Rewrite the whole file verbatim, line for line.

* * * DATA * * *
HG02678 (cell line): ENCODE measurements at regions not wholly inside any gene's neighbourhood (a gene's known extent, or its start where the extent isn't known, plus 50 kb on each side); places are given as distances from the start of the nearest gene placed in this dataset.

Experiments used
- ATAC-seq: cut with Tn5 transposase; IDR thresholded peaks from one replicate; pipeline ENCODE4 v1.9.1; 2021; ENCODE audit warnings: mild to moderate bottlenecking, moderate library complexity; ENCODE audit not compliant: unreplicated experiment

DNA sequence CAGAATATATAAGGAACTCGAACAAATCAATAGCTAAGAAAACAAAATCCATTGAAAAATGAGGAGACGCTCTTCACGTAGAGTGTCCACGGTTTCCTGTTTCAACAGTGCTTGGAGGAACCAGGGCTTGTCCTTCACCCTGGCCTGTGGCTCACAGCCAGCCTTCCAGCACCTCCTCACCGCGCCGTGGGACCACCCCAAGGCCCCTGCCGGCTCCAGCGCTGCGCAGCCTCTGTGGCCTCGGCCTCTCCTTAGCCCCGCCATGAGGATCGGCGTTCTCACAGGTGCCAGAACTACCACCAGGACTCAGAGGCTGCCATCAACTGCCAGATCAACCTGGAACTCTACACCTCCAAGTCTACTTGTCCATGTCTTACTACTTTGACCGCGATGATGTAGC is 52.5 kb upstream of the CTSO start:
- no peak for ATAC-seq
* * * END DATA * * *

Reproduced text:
HG02678 (cell line): ENCODE measurements at regions not wholly inside any gene's neighbourhood (a gene's known extent, or its start where the extent isn't known, plus 50 kb on each side); places are given as distances from the start of the nearest gene placed in this dataset.

Experiments used
- ATAC-seq: cut with Tn5 transposase; IDR thresholded peaks from one replicate; pipeline ENCODE4 v1.9.1; 2021; ENCODE audit warnings: mild to moderate bottlenecking, moderate library complexity; ENCODE audit not compliant: unreplicated experiment

DNA sequence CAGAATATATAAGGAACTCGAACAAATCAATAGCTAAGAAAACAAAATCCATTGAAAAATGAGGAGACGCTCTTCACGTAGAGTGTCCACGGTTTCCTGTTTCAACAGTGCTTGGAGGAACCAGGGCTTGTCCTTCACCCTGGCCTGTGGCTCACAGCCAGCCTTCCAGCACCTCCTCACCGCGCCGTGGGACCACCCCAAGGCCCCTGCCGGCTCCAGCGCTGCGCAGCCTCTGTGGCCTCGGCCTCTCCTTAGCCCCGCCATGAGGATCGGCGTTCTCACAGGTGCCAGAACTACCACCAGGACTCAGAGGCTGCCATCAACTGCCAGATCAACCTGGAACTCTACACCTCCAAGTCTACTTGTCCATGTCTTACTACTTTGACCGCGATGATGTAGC is 52.5 kb upstream of the CTSO start:
- no peak for ATAC-seq